Review: ‘Table for Five’

Well-written drama concerns an errant father who takes his three children on an ocean voyage in an effort to close the gap that's grown between them. Pic earns most of its emotional points honestly and will touch most anyone who's ever taken the responsibilities of parenting seriously, either in fact or theoretically.

Well-written drama concerns an errant father who takes his three children on an ocean voyage in an effort to close the gap that’s grown between them. Pic earns most of its emotional points honestly and will touch most anyone who’s ever taken the responsibilities of parenting seriously, either in fact or theoretically.

At the opening, Jon Voight’s kids have lived with their mother (Millie Perkins) and her new man, attorney Richard Crenna, for several years. Voight swoops into New York to take the moppets off on a luxurious sea cruise with the promise of a new-found sense of responsibility.

But Voight quickly realizes that he really doesn’t know how to communicate with the kids who, for their part, resent the fact he’s more interested in chasing blondes in the bar than hanging out with them.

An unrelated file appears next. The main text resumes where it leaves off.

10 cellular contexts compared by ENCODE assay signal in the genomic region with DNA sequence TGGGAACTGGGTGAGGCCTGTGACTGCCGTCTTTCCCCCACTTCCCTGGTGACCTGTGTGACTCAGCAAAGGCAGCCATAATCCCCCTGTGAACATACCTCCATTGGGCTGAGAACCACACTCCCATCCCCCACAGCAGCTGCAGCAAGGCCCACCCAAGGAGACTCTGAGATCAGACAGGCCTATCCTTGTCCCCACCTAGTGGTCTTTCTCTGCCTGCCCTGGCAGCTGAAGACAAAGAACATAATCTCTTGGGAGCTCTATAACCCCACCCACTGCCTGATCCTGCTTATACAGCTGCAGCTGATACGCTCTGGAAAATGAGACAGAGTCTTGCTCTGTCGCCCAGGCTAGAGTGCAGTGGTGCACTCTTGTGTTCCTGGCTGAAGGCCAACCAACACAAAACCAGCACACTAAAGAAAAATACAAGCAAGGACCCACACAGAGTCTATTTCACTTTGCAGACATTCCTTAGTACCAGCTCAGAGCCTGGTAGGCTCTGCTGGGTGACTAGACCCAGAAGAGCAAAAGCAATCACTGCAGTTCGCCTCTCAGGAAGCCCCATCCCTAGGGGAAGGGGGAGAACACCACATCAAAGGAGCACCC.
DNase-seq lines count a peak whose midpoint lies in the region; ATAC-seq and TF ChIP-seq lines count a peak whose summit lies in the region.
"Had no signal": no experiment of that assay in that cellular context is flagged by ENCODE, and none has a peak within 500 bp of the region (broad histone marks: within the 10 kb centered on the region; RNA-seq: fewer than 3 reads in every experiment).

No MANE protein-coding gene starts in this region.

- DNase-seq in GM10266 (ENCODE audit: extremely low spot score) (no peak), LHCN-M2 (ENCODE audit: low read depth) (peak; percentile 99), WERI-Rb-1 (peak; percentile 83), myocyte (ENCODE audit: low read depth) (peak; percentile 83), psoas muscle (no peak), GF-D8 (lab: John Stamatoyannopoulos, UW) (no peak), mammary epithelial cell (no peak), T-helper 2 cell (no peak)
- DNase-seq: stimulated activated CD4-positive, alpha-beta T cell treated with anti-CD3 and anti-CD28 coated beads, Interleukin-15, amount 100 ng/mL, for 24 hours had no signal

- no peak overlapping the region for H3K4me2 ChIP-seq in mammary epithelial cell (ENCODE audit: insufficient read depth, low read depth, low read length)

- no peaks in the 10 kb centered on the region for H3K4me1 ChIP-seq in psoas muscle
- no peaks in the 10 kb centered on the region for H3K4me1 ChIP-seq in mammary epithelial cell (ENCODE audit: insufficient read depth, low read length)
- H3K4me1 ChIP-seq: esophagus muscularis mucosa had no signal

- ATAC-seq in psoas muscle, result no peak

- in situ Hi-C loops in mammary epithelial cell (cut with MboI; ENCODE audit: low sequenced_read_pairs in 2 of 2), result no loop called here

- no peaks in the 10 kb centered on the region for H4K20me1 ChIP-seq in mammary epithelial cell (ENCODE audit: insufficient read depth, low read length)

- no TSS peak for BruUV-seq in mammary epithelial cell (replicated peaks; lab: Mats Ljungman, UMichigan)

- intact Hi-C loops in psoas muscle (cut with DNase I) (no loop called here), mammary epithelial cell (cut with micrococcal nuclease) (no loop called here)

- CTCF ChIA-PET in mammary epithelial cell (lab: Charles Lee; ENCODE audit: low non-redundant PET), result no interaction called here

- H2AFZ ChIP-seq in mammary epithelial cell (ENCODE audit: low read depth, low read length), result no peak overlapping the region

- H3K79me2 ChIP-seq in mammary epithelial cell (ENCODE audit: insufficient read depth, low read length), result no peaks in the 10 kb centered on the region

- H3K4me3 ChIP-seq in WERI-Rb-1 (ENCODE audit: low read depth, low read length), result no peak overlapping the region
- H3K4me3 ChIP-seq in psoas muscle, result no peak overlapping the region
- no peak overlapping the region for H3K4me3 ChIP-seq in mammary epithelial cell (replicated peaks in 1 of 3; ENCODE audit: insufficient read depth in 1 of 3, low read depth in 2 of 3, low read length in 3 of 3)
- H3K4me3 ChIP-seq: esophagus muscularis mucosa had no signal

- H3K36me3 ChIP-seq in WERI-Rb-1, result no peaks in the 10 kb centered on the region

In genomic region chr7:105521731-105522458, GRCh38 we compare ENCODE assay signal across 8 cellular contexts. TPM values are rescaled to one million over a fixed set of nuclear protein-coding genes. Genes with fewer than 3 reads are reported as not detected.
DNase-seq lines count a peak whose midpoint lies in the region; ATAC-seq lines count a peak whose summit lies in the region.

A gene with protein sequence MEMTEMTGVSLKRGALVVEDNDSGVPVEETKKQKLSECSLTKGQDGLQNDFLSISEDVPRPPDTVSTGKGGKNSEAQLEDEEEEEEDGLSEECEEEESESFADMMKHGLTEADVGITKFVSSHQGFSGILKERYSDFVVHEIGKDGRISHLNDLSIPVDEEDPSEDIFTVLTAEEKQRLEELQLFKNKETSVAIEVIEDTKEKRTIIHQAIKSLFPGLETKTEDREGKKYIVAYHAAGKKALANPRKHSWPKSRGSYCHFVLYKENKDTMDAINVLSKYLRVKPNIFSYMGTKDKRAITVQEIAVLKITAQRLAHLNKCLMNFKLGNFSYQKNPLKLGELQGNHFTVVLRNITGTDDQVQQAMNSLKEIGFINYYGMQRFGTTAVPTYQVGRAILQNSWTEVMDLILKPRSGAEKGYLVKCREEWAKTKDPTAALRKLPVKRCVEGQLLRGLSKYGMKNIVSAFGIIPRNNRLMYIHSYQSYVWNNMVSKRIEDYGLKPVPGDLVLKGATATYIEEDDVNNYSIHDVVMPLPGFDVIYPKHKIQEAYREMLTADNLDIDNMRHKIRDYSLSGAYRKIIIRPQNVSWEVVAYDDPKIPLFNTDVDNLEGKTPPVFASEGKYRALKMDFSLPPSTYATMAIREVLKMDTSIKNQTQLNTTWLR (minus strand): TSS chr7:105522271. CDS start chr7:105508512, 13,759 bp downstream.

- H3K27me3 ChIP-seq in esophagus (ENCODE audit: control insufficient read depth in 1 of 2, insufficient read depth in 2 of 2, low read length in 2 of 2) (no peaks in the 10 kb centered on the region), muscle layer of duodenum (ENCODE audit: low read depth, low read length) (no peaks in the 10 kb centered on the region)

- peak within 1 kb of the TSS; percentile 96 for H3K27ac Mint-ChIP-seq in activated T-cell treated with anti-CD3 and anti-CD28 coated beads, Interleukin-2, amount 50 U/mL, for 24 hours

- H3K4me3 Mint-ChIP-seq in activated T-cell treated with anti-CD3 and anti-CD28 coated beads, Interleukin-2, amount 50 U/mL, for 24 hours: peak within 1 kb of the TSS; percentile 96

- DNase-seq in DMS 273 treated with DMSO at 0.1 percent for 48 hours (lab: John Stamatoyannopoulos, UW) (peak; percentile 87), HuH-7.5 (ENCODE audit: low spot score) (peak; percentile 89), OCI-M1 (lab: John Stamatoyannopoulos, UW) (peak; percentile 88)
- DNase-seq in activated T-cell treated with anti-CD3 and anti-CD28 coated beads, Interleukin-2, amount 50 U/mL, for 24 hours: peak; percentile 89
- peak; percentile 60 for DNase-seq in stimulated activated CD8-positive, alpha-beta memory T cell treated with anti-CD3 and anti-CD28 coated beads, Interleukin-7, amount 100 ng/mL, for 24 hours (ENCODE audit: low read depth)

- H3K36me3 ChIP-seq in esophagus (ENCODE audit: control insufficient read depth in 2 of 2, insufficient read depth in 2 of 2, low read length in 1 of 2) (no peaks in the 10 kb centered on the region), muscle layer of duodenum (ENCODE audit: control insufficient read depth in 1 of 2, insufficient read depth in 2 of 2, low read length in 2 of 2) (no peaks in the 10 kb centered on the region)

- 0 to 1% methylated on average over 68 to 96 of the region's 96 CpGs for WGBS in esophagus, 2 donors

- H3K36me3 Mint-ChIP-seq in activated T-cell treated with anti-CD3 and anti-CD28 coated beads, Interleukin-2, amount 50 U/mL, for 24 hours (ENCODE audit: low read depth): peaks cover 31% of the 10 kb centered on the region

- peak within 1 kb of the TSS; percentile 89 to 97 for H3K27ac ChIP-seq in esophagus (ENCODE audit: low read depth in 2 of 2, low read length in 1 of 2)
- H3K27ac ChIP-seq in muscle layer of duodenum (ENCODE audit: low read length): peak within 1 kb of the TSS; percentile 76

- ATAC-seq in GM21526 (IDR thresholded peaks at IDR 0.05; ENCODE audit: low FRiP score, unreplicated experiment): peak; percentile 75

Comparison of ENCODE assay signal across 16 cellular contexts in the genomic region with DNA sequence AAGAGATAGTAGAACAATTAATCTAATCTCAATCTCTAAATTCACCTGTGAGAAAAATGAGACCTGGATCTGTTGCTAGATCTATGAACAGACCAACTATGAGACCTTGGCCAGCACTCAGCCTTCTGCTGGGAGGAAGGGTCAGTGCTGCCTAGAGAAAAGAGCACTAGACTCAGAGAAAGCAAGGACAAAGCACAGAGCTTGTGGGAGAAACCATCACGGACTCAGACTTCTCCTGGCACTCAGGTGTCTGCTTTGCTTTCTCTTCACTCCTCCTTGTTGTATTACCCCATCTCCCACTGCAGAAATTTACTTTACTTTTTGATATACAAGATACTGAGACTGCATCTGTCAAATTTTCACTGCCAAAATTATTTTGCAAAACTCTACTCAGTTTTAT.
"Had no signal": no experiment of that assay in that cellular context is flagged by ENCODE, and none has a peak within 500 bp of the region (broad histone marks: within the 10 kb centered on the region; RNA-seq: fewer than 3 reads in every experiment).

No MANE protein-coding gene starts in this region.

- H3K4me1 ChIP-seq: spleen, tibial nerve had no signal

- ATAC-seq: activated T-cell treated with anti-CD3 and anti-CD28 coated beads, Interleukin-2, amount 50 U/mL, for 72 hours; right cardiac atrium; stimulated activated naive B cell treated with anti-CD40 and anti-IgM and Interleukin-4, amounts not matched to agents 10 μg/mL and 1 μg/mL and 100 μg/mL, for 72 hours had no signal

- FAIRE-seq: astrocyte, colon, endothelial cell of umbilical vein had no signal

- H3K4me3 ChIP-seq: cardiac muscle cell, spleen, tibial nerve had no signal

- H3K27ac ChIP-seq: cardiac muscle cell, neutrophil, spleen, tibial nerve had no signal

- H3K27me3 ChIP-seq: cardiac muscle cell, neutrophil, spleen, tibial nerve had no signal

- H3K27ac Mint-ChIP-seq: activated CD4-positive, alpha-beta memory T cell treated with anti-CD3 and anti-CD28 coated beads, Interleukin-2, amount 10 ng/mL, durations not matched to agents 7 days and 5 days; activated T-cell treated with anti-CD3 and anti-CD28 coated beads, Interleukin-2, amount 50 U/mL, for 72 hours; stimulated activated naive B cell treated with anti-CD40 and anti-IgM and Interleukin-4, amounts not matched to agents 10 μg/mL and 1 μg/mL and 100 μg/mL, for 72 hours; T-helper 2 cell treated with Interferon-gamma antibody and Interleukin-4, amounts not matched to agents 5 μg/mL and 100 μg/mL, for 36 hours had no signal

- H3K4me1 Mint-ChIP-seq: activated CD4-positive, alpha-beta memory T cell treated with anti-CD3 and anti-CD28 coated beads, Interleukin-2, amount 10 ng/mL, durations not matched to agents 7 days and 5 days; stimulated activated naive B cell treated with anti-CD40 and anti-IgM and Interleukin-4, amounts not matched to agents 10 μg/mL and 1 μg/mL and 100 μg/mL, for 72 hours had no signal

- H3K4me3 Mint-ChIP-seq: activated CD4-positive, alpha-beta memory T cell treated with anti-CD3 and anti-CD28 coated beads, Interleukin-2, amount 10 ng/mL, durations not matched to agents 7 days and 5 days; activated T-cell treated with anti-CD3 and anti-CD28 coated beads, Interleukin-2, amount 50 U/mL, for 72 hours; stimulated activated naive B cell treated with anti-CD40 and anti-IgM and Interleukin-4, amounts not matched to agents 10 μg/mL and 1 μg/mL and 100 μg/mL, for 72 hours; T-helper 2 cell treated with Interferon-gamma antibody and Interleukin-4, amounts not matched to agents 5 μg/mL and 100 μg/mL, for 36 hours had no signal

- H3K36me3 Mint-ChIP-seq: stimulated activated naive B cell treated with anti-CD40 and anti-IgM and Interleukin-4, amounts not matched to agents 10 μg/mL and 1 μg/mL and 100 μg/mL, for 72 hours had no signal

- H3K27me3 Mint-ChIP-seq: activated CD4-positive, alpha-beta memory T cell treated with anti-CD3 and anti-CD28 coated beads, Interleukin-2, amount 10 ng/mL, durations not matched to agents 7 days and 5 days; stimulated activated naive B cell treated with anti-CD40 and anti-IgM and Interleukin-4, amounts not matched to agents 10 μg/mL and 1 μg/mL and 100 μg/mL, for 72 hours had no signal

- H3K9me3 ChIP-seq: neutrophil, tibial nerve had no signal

Despite the attempted interference of his sharp daughter, Voight manages to initiate a shipboard romance with a sympathetic French woman, Marie-Christine Barrault.

Table for Five

Production

CBS Theatrical. Director Robert Lieberman; Producer Robert Schaffel; Screenplay David Seltzer; Camera Vilmos Zsigmond; Editor Michael Kahn; Music Miles Goodman, John Morris; Art Director Robert F. Boyle

Crew

(Color) Available on VHS, DVD. Extract of a review from 1983. Running time: 122 MIN.

With

Jon Voight Richard Crenna Marie-Christine Barrault Millie Perkins Roxana Zal Robby Kiger
Want to read more articles like this one? SUBSCRIBE TO VARIETY TODAY.
Post A Comment 0

Leave a Reply

No Comments

Comments are moderated. They may be edited for clarity and reprinting in whole or in part in Variety publications.

Fill in your details below or click an icon to log in:

WordPress.com Logo

You are commenting using your WordPress.com account. Log Out / Change )

Twitter picture

You are commenting using your Twitter account. Log Out / Change )

Facebook photo

You are commenting using your Facebook account. Log Out / Change )

Google+ photo

You are commenting using your Google+ account. Log Out / Change )

Connecting to %s

More Film News from Variety

Loading